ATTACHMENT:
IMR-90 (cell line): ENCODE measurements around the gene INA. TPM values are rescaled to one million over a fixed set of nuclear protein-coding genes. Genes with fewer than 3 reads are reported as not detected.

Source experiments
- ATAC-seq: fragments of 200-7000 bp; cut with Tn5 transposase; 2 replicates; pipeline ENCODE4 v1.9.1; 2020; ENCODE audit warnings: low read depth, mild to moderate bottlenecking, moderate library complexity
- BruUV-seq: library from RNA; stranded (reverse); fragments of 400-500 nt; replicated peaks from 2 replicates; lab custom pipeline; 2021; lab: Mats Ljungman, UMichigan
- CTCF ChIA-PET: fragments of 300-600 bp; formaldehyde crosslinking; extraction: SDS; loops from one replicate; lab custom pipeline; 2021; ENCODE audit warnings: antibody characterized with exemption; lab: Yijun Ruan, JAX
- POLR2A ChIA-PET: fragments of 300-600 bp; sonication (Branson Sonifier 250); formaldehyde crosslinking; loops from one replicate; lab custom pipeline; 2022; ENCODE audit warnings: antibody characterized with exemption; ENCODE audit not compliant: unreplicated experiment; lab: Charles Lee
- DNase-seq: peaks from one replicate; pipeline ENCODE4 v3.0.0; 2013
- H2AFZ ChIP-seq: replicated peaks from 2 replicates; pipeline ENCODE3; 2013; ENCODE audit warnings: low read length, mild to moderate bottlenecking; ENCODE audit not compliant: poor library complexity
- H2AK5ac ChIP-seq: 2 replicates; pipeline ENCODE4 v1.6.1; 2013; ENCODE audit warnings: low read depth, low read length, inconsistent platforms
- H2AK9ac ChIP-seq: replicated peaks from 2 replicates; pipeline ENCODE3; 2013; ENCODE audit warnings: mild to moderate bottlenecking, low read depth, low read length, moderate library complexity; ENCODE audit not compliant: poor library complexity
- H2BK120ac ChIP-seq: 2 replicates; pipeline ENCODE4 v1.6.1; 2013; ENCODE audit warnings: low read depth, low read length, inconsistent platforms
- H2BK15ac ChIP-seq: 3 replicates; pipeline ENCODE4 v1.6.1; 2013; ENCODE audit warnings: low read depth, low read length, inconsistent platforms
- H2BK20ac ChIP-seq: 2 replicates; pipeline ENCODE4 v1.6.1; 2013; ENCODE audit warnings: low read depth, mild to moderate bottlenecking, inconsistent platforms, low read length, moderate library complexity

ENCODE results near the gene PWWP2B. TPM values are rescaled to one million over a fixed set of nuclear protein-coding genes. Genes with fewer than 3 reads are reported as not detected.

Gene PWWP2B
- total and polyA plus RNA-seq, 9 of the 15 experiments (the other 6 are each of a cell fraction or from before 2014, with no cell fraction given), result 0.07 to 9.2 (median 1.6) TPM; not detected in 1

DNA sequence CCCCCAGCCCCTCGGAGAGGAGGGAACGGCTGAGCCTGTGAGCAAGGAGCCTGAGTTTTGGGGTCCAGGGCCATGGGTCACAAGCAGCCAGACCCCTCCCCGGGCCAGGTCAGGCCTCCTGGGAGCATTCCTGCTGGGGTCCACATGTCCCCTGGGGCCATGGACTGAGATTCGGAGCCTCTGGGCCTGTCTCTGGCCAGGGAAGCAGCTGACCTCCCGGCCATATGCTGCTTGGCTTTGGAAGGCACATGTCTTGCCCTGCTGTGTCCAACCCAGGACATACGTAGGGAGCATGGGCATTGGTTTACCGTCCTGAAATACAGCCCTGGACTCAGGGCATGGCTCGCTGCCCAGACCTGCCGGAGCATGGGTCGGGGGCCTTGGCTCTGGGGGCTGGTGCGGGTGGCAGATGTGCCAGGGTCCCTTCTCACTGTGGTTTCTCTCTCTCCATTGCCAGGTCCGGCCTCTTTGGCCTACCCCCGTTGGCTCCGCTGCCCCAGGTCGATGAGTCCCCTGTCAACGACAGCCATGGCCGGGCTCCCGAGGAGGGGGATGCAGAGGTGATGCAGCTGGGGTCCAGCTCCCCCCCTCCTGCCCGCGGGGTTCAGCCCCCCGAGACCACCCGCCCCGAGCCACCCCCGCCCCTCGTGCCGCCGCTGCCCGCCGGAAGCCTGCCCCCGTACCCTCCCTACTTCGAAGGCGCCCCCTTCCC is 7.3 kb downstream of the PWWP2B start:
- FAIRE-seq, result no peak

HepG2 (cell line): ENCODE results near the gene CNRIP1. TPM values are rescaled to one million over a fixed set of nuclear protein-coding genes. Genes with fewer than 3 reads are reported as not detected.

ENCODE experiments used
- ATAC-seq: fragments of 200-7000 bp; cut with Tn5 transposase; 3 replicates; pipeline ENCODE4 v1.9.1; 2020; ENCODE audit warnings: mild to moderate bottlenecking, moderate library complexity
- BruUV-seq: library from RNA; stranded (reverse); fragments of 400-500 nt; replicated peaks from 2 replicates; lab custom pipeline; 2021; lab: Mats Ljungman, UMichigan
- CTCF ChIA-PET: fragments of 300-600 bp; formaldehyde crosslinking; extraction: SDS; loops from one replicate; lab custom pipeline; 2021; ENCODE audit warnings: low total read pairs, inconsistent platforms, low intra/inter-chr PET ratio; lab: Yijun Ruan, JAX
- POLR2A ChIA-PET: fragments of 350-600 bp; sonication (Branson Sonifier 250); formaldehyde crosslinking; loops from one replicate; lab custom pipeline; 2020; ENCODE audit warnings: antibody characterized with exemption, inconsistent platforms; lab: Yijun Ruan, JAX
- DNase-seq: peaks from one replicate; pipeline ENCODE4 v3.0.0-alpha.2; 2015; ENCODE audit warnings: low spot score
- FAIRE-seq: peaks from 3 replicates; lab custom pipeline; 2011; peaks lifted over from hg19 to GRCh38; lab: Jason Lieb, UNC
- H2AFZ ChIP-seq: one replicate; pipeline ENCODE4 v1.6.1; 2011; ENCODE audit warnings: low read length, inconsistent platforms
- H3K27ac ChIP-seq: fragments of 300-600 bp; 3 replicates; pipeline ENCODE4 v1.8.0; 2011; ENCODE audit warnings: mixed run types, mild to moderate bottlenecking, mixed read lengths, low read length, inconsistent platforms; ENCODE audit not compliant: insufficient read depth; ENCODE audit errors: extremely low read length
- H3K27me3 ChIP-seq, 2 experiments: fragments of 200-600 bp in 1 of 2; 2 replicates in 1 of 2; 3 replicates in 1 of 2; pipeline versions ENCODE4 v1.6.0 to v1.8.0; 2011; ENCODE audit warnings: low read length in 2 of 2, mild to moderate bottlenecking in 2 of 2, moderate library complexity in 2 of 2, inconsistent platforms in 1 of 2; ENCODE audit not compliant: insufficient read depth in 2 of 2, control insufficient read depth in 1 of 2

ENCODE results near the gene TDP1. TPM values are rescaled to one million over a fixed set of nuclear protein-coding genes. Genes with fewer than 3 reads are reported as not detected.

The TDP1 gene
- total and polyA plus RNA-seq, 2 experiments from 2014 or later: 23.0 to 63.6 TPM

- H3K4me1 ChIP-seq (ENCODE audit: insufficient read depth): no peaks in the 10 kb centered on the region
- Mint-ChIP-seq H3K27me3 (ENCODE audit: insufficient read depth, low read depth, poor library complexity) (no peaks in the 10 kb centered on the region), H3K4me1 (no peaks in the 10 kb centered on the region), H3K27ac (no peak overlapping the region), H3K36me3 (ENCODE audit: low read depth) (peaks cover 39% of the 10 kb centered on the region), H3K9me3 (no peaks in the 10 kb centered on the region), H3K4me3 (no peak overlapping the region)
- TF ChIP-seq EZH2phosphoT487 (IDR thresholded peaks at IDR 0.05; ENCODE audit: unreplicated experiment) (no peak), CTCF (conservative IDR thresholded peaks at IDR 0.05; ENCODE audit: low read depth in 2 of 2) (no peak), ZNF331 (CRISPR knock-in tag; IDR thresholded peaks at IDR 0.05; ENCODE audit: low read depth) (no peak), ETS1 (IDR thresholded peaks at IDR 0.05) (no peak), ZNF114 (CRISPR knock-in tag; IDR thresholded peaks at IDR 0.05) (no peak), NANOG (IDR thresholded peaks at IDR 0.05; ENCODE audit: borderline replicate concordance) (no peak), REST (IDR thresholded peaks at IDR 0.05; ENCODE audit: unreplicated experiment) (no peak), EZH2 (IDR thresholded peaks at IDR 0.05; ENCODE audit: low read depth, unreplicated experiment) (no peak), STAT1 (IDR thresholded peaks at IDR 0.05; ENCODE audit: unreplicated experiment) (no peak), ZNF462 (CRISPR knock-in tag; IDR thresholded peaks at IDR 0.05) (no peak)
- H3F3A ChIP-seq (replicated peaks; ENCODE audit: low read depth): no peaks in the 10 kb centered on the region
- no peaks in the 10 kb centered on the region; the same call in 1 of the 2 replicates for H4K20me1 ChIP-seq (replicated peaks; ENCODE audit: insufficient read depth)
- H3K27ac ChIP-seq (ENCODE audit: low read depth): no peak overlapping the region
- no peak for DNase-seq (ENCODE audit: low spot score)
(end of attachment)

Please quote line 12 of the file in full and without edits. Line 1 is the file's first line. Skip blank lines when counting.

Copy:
- H2BK15ac ChIP-seq: 3 replicates; pipeline ENCODE4 v1.6.1; 2013; ENCODE audit warnings: low read depth, low read length, inconsistent platforms